Rev. Henry P. Van Dusen
President, Union and Auburn Theological Seminaries
New York City
Sir:---Of all the 17 Protestant articles on religion that have appeared in "LOOK" magazine, your What is a Protestant? ranks in the forefront of those that are devoid of right-reasoning and full of anti-Catholic declarations.
One need go no further than your definition of the term "Protestants," which you say is "not protesting against anything," to find evidence of that. To hold "its primary meaning to be positive and affirmative" is to disregard the origin and application of the term, which was entirely negative.

Surely the President of two Theological Seminaries must know that the term, applied to religion, originated in Germany as a protest against granting Catholics religious liberty. It originated in a protest of Lutheran princes against the Diet of Spires, for tolerating the exercise of the Catholic religion. It was against permitting the offering of the Sacrifice of the Mass, even privately, which had been conceded to Catholics, because Germany had enough of a battle on its hands, in the threatened invasion of the Turks.

Your declaration that "Protestantism is a branch of sixteenth century Christianity" (that was Catholic Christianity) is as far from right-reasoning, as it would be to say that the United States remained a branch of the British Empire, after the 13 Colonies broke away from the Government of King George III.

If Protestantism came into being, as you aver, "in an attempt to recover original, authentic Christian faith and life by purging the Church of the West in that day of its worst perversions, abuses, and excesses," then should it be expected to come into existence through persons of a higher moral order than those of the Catholic Church, the Church that dates back to the days of Jesus, its Founder. On the contrary, Protestantism owes its birth primarily to two degenerate personages, Martin Luther and King Henry VIII. One was a coarse, vulgar, lustful, murderous apostate Monk; who licensed the living of the Landgrave of Hesse with two wives; and urged the princes to crimson their swords in the blood of the German peasants, with the result that about one hundred thousand peasants were slaughtered.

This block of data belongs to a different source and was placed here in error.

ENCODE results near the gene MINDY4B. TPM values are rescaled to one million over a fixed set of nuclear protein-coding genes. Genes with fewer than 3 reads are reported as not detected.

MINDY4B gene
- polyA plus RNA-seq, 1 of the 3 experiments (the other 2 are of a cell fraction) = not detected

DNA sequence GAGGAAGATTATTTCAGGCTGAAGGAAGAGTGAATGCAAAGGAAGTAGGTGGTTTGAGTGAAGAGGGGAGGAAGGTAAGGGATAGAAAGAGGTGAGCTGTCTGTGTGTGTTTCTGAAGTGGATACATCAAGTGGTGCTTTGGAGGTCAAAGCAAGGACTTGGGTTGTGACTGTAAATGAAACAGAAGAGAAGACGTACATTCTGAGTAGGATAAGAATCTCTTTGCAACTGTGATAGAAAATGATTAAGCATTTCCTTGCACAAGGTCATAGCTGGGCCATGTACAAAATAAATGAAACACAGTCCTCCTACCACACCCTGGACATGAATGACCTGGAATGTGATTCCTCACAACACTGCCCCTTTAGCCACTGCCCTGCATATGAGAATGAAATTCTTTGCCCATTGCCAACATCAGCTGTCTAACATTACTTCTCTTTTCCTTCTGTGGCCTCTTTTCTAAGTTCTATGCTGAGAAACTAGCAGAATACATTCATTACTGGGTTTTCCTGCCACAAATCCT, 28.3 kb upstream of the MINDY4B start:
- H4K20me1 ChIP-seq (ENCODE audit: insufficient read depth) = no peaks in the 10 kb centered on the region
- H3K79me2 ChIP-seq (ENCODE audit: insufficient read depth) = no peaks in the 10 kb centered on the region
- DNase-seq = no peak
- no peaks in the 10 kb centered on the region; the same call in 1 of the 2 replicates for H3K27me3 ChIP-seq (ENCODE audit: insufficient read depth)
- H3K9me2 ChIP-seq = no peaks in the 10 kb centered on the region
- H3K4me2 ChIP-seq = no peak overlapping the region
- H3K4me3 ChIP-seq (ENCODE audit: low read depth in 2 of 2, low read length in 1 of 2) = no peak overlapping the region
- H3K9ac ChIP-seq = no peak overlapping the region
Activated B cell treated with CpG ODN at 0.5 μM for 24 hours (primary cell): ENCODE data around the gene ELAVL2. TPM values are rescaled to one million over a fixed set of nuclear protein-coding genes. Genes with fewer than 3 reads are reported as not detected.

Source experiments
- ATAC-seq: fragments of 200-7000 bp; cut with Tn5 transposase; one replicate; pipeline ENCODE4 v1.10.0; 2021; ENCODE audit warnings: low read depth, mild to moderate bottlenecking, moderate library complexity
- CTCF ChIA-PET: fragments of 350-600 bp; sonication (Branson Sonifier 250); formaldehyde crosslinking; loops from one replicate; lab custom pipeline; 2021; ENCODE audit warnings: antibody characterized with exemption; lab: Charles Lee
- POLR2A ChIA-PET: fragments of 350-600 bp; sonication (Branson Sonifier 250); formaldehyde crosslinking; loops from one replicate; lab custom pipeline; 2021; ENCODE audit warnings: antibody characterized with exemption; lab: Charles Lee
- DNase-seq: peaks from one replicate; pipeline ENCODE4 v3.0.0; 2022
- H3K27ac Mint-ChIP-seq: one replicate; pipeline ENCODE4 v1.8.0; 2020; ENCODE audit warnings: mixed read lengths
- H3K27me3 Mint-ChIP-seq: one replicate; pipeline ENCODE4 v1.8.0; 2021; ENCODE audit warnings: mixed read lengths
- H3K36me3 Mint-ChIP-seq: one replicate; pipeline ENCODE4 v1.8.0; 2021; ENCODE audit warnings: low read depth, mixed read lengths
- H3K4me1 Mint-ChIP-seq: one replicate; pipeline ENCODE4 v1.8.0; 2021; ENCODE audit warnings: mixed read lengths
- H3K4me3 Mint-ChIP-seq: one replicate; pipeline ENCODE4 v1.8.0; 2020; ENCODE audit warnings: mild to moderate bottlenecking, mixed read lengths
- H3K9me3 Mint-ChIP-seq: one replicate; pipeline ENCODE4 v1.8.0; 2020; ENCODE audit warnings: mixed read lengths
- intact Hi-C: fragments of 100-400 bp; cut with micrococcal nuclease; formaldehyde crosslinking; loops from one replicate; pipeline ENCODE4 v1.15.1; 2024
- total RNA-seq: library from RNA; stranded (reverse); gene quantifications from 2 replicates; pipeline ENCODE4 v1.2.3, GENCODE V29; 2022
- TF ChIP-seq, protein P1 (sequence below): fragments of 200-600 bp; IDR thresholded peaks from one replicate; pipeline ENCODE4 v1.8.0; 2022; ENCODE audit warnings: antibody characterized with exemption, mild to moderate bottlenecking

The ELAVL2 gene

The other historic personage, to whom Protestantism owes its existence, is the Bluebeard King of England, second to Luther as Father of the "Reformation," which "was engendered in Lust, brought forth in hypocrisy and perfidy; cherished and fed by plunder, devastation, and by (the flow) of rivers of innocent blood," as William Cobbett, the Protestant historian, says in his History of the Reformation.

Regarding religious liberty, not "all Protestants," as you claim, but all Protestants in the United States "accept the fundamental American principle ... that no particular religion or church should be 'established' or given preferred privileges." The First Amendment to our American Constitution, against the establishment of a religion, was aimed at one of the mother churches of Protestantism, the "church by law established," and not the Catholic Church. It is so closely united to the State, that the King or the Queen of England is its head; the Prime Minister selects the names of the bishops to be appointed; and only church of England clergymen are members of the House of Lords.